A quick break of river fish, noodles and momos (dumplings filled with chicken, buffalo or veg) re-energised us for the last push. Although Simon still needed a nap and found a convenient bench to sleep on. Luckily he managed to not roll over in his sleep as it was a long way down to the bottom of the mountain!
The nap spot was a shack on the side of the road, with a homemade electricity hookup to the only pylon line across the mountain. A whole family of four generations stared at us when we arrived and bought some red bull. Silence settled across the shack but once Simon fell asleep and we walked away to rest, the conversation swelled back, the family clearly happy we were not a threat!
The road was very good quality, free of potholes and smooth for the entirety of the journey. We passed huge steel suspension footbridges across the valley’s muddy river, linking the main highway to small villages otherwise totally isolated from road access. The bridge jumped and twisted with pedestrian footfall but it was quite amazing to walk across and see through the floor to the rocks and river below.
The traffic started building up and the occasional speeding car would race past but the worst by far were the minibuses who would scream past us, almost riding on two wheels when swinging around corners.
We rode happily at 100kph until Simon said urgently and loudly “Stop!! No road! Stop!!”
It became pretty obvious what he meant by “No road” when 20m of road had collapsed into the valley, the victim of earthquake and landslide. The Japanese constructed road had pretty solid retaining walls to keep the road shored up along the mountainside but the whole reinforced section had fallen away, with the road following soon after- a sorry pile of rocks at the bottom.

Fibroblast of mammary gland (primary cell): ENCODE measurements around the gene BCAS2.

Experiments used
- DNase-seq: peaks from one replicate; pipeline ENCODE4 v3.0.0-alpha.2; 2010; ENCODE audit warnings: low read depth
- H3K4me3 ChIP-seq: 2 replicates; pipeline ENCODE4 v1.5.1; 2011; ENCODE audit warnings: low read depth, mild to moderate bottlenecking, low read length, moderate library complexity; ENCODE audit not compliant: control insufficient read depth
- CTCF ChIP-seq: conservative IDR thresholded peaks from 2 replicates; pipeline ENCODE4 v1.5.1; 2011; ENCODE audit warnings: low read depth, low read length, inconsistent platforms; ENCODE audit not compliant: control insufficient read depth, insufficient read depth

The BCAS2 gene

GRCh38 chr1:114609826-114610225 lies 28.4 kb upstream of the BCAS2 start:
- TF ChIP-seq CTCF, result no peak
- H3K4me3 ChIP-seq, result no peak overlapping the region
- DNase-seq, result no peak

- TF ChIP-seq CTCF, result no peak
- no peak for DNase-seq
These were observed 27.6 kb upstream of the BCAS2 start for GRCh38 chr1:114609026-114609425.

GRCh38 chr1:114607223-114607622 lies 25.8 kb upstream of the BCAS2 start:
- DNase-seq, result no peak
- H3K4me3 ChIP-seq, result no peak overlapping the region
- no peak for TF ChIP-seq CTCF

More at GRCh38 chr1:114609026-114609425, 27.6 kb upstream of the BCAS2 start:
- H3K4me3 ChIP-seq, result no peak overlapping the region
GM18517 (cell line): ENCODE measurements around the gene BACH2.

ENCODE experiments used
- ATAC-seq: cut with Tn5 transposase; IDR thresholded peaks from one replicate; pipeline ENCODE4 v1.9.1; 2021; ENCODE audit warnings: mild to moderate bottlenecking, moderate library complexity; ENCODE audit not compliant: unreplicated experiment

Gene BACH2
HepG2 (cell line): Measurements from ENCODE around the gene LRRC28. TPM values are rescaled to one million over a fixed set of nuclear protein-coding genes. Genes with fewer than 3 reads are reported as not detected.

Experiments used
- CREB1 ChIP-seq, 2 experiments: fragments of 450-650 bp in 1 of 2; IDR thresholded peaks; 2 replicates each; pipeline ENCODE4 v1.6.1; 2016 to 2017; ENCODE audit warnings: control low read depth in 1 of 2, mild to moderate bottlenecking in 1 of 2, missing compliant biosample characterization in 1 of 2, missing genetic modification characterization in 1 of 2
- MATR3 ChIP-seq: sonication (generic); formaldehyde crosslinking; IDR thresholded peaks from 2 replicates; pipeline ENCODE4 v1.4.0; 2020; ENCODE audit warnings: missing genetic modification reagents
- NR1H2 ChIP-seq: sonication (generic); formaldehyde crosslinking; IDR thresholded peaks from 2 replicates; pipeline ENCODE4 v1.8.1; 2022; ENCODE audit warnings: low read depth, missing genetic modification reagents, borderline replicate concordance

Luckily for bikers, there was a tiny bank beyond the drainage ditch which allowed us to pass. An enterprising biker had shored up the drainage system with a small bridge of rocks and tamped sand. Further on, a landslide had totally blocked the road and created a mini mountain to launch over.
After the drama of missing roads and two more landslides, we reached good road again, a long queue of buses and trucks had built up on the other side, clearly unable to pass. These were using the old dirt path which ran along the crest of the mountain but because the road was one way only, they were waiting for their turn patiently.
Finally we hit traffic on the outskirts of Kathmandu and worked our way through the bossy trucks and buses, and the hordes of scooters weaving between us. The bikes were the worst, no lane discipline and weaving so close to our bikes, we weren’t surprised to see a couple of minor collisions between swerving scooters. Finally we hit the city and the real traffic. Huge four lane roads ran into complex 6 entry junctions with a lone policeman in the middle directing the traffic. With India fresh in our memories, we assumed everyone would ignore him but to our amazement, all the bikes lined up carefully waiting their turn to go. Simon was even reprimanded for being slightly positioned in the left turn lane when intending to go straight by a fellow biker. It was so absurdly organised after India we laughed out loud at the guy’s seriousness.
Finally we made it to our host’s apartment, both pretty tired after a long day in the mountains and covered in dust from the city (Kathmandu is the dustiest city we’ve ever been to by far). Glad for a rest, we used a few days to get prepared for our Himalayan adventure.